Tom Remon and Jim Mullen – Duality
(Lunaria Records. CD Review by John Arnett)
The title is a good one. Close inspection reveals a number of dualities underlying this most enjoyable album. For a start it is the work of a guitar duo, one starting out (although you’d never guess it) and the other, Jim Mullen, a distinguished veteran with an illustrious back catalogue, who needs little introduction. Tom Remon is a recent graduate of the Middlesex University jazz course, and Jazz Warriors alumnus. An important part of Lunaria Records’ mission is to introduce new talents, and as Tom Remon says, the album was an unforeseen and happy side effect of lockdown, recorded last year. Then there is the duality of the guitar itself, with its unique versatility as both a chordal or rhythm instrument and a melody or single line one. Accomplished guitarists, as amply demonstrated here, are able to switch fluently between both roles, often within the same piece. Finally there are, you could say, two sides to the material – eight wide ranging jazz repertoire standards, from Rogers and Hart to Joe Henderson and Dave Brubeck, alongside three Tom Remon originals.
Opening track “East of the Sun” sets the tone and gets things off to a resounding start, with its jaunty pace, bubbly melody and solo lines and beautiful warm sound. The understanding and interchange between the two players is plain to hear, right down to the razor sharp ending. Other highlights would have to include the swinging, uptempo reading of “Like Someone in Love” – as different as could be from the wistful vocal ballads of Chet Baker or Bjork, the versions that I knew, and bringing something new to a great melody. This itself was a distinct change of mood from preceding tune “Fall”, the Wayne Shorter composition from 1967 Miles Davis album “Nefertiti”, a slow angular ballad, full of space and atmosphere.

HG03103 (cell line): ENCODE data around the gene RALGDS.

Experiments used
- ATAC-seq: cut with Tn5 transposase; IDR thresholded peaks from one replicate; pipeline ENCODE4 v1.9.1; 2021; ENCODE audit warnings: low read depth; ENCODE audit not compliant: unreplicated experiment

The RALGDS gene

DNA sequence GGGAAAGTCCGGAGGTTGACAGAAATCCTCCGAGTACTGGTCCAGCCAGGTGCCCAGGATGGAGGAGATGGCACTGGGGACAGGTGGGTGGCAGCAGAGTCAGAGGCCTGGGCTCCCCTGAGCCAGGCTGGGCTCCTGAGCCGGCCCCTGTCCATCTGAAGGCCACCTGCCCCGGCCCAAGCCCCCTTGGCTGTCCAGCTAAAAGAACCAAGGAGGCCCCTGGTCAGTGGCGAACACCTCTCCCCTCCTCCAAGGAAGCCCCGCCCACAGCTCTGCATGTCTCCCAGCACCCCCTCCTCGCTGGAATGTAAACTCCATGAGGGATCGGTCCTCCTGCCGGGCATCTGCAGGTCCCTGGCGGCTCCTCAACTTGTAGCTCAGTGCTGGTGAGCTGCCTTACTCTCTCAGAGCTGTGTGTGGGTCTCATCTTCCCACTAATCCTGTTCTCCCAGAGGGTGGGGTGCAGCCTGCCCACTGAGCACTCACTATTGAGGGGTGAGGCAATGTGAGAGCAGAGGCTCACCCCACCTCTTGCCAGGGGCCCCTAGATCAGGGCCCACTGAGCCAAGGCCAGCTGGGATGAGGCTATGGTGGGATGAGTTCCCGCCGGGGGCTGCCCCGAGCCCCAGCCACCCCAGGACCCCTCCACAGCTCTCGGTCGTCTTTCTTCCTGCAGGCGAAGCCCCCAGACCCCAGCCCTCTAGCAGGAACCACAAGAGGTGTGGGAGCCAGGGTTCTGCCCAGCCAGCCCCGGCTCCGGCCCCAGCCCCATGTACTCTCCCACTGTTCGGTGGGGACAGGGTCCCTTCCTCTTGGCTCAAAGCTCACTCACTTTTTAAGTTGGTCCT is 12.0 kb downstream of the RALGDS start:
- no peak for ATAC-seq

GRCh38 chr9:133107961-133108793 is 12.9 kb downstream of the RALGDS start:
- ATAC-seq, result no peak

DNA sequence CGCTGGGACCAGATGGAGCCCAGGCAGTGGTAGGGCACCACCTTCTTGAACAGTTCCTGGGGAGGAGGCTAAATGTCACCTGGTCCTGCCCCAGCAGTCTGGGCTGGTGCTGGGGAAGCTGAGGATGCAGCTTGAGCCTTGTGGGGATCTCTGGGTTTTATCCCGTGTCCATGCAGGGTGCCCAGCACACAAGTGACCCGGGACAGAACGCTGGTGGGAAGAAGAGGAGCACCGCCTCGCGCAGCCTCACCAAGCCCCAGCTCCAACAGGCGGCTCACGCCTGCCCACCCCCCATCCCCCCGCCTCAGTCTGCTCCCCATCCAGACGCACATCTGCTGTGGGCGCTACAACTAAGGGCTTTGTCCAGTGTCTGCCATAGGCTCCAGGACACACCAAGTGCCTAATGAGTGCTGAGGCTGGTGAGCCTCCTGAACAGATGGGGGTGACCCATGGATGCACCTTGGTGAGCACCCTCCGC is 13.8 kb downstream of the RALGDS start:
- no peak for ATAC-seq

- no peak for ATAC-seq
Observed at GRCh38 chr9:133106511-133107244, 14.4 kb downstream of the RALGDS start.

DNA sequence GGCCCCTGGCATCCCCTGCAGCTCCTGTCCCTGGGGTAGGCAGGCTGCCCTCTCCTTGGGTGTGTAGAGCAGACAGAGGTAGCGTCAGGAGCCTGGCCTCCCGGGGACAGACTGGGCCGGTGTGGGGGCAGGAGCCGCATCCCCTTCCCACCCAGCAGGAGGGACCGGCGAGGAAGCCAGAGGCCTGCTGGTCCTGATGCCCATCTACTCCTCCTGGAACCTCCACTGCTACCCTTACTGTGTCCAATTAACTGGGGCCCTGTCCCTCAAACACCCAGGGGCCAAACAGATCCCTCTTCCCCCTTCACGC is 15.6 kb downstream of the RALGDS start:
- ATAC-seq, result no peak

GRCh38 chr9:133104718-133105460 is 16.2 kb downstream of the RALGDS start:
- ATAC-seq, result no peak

In the second half of the album, “Whisper not” is another high point, played with real feeling and momentum, and featuring a lovely extended solo. The rhythm guitar seems a little higher in the mix here, making for some subtle and dynamic interplay. The same is true of the next track, original composition “GPJ” a lively and spirited piece with solos from both guitarists. Because the tonal characteristics of both guitars are very similar, it is often a guessing game as to who is playing which part. The album sleeve gives no assistance here – the mystery is deliberate, no doubt. Final track “You and the Night and the Music” introduces a new and welcome variation on the time honoured theme/solos/return to theme pattern, and indeed on the rhythm guitar/melody guitar duality. The difference here is that there are no chords until near the end, when the melody comes in – just two delightful, interweaving, contrapuntal single note lines, used to dramatic effect.
Some might think that a little more variety overall would not have been a bad thing, in terms of tone, timbre and structure. But whether or not the classic sound of the unadulterated jazz guitar is your thing, this is a really engaging meeting of established and emerging talents.
LINK: Release date is 5 March 2021; Duality can be ordered from Lunaria Records
Categories: CD review